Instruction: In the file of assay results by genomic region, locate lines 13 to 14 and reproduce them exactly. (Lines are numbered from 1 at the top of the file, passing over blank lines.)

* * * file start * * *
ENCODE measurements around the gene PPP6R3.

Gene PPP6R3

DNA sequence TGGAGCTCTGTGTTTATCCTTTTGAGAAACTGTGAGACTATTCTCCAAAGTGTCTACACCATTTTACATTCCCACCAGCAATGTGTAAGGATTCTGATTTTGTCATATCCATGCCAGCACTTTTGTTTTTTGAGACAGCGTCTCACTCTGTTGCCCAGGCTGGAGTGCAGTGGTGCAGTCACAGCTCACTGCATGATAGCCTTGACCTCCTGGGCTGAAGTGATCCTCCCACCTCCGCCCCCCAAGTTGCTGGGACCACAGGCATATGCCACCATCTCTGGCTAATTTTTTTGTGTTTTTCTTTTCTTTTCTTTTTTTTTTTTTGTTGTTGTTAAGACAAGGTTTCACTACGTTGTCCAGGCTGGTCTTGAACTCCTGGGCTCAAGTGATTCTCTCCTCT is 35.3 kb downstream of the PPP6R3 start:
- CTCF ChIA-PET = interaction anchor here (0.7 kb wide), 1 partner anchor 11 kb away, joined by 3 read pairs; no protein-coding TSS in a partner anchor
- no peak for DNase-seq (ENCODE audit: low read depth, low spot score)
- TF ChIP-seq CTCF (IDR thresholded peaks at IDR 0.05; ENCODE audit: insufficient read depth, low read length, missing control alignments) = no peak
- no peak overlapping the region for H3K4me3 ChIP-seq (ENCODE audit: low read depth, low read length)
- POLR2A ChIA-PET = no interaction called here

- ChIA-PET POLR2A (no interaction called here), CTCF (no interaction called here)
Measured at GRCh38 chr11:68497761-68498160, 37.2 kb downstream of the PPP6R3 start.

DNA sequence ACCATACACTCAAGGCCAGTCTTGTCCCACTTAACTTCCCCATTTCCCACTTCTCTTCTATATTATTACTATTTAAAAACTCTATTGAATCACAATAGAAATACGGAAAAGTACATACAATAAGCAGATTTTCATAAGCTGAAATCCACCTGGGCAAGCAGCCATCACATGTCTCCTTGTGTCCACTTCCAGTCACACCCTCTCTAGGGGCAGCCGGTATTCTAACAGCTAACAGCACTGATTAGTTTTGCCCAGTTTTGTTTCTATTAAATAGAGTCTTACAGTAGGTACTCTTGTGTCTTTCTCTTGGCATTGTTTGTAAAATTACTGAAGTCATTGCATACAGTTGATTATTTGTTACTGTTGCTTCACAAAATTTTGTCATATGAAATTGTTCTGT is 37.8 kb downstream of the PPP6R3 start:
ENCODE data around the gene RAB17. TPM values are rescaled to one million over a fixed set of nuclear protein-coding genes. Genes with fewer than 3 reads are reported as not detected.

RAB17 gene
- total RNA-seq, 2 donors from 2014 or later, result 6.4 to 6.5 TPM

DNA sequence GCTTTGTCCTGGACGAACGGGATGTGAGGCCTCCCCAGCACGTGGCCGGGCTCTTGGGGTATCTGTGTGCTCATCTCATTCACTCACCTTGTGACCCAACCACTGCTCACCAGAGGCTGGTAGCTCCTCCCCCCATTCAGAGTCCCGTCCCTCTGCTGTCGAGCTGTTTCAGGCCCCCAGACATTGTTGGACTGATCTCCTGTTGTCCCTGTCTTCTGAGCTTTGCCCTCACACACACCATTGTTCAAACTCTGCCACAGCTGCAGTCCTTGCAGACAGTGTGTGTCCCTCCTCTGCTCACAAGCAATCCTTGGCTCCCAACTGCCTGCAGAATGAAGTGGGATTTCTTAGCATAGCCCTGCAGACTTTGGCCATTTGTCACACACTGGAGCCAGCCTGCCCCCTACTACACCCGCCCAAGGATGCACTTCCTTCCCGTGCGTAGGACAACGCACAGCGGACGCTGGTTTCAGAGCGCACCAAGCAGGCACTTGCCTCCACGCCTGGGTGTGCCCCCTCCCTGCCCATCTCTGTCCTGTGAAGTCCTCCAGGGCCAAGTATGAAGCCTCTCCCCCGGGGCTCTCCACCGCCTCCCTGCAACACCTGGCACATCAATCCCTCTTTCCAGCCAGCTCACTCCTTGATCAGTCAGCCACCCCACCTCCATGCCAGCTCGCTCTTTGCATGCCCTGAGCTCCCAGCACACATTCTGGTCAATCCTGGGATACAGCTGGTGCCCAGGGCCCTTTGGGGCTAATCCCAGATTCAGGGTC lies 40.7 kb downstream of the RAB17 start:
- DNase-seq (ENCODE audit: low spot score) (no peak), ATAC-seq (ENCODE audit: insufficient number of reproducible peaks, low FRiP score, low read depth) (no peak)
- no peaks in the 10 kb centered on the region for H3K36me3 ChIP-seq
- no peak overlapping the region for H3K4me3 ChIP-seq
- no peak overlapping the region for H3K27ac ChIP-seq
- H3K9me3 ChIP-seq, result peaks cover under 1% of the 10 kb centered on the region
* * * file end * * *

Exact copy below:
RAB17 gene
- total RNA-seq, 2 donors from 2014 or later, result 6.4 to 6.5 TPM